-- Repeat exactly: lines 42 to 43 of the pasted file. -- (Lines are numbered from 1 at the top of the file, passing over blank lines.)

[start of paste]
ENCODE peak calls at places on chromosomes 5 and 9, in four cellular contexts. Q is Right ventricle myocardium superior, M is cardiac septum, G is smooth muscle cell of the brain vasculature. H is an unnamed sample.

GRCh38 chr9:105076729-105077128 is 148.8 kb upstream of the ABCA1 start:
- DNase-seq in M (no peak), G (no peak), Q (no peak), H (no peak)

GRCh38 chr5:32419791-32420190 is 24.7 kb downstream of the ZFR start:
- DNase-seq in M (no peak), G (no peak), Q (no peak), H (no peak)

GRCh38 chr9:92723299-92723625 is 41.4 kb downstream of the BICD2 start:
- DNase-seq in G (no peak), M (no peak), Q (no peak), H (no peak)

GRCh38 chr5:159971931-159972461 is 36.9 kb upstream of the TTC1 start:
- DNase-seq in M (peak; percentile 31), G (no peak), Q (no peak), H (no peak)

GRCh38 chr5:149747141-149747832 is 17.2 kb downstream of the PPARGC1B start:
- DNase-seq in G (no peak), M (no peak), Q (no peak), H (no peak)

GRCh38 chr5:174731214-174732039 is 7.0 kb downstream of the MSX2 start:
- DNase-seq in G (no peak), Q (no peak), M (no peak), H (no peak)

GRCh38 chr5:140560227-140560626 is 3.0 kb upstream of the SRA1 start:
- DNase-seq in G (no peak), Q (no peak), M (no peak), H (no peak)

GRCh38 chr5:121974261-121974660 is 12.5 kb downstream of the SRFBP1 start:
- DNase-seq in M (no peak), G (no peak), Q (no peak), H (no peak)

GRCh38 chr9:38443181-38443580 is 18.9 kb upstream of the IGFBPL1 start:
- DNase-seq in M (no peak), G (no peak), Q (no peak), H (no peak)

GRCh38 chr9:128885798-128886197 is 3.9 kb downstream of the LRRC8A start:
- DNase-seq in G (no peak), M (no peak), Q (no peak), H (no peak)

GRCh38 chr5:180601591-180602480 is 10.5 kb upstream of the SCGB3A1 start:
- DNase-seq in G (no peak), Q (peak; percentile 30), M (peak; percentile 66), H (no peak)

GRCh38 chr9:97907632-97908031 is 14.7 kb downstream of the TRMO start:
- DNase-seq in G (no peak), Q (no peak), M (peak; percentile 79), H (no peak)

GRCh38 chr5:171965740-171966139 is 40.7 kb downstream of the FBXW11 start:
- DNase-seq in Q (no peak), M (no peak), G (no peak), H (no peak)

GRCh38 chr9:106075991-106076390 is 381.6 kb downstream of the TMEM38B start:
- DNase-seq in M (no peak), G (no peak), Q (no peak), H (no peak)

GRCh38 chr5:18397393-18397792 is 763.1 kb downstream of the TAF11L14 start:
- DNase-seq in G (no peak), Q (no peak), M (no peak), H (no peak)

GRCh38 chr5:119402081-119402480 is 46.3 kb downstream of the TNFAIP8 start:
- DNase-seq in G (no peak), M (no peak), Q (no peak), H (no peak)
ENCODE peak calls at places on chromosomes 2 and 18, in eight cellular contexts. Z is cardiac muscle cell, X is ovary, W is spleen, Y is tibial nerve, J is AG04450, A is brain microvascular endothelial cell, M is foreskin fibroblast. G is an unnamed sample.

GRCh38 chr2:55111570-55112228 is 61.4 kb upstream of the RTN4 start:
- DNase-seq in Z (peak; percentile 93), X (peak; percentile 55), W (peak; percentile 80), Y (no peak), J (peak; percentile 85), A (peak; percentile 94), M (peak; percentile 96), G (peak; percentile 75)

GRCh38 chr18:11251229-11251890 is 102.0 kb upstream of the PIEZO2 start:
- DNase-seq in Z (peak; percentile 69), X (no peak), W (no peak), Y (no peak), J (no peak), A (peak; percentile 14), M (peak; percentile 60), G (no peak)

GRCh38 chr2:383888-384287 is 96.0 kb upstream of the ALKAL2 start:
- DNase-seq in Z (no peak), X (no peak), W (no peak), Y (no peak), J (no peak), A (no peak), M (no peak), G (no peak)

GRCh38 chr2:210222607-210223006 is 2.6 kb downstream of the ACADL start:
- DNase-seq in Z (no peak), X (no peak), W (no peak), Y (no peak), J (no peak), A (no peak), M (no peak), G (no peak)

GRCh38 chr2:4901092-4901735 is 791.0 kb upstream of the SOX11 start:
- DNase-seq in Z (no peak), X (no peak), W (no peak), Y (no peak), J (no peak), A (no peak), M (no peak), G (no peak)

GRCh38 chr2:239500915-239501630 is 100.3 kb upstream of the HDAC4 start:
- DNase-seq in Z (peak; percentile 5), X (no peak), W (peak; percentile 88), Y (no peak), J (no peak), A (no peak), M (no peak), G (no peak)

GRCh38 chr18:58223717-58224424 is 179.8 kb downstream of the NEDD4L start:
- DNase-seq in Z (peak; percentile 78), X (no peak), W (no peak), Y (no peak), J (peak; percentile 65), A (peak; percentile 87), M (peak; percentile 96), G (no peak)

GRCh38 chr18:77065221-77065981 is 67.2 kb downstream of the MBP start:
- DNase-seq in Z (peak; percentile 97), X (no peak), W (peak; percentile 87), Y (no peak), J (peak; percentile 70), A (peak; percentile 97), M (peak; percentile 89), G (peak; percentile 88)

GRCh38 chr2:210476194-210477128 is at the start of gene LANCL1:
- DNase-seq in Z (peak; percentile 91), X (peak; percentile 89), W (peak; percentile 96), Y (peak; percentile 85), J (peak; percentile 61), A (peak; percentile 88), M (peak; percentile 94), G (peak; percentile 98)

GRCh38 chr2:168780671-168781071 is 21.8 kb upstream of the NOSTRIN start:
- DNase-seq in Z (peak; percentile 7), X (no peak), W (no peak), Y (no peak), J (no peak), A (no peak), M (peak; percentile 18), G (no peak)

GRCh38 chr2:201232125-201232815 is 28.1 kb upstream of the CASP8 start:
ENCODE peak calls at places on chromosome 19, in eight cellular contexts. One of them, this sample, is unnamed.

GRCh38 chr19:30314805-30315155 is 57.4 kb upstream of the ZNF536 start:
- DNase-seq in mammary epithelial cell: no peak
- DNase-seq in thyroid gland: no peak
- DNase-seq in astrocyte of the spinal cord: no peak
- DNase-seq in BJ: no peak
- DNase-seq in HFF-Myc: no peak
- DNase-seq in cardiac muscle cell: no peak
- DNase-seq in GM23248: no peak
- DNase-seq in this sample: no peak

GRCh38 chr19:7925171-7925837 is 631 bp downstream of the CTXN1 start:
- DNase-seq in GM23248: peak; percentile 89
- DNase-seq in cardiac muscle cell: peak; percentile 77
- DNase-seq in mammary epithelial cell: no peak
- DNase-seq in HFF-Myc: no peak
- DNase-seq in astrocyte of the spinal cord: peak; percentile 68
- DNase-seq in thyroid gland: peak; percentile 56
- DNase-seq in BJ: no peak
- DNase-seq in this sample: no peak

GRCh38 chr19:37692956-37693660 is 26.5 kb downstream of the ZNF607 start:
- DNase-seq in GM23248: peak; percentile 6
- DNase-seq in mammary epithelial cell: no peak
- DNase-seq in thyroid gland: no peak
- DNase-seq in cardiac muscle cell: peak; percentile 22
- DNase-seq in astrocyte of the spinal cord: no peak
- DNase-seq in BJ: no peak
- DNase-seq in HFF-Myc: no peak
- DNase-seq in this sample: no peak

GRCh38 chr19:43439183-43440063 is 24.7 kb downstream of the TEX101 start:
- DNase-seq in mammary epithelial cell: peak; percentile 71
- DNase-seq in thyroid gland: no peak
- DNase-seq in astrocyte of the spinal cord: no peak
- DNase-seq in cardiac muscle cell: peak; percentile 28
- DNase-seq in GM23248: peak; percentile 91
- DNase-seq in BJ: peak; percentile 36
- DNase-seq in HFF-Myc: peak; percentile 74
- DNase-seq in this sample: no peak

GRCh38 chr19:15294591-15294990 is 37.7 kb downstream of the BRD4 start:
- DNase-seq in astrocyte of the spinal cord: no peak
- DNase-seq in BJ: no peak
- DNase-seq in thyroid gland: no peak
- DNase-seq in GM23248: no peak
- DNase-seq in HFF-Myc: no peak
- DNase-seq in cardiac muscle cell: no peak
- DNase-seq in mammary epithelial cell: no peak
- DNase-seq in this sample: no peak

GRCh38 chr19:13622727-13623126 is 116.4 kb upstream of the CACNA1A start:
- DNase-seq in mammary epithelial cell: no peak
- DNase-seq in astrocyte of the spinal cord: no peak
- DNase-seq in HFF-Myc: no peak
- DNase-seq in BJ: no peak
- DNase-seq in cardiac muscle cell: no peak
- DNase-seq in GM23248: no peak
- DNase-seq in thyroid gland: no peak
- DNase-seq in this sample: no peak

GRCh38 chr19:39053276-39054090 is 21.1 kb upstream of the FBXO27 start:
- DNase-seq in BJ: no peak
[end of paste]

- DNase-seq in Z (no peak), X (no peak), W (no peak), Y (no peak), J (no peak), A (no peak), M (no peak), G (no peak)

GRCh38 chr2:4901092-4901735 is 791.0 kb upstream of the SOX11 start: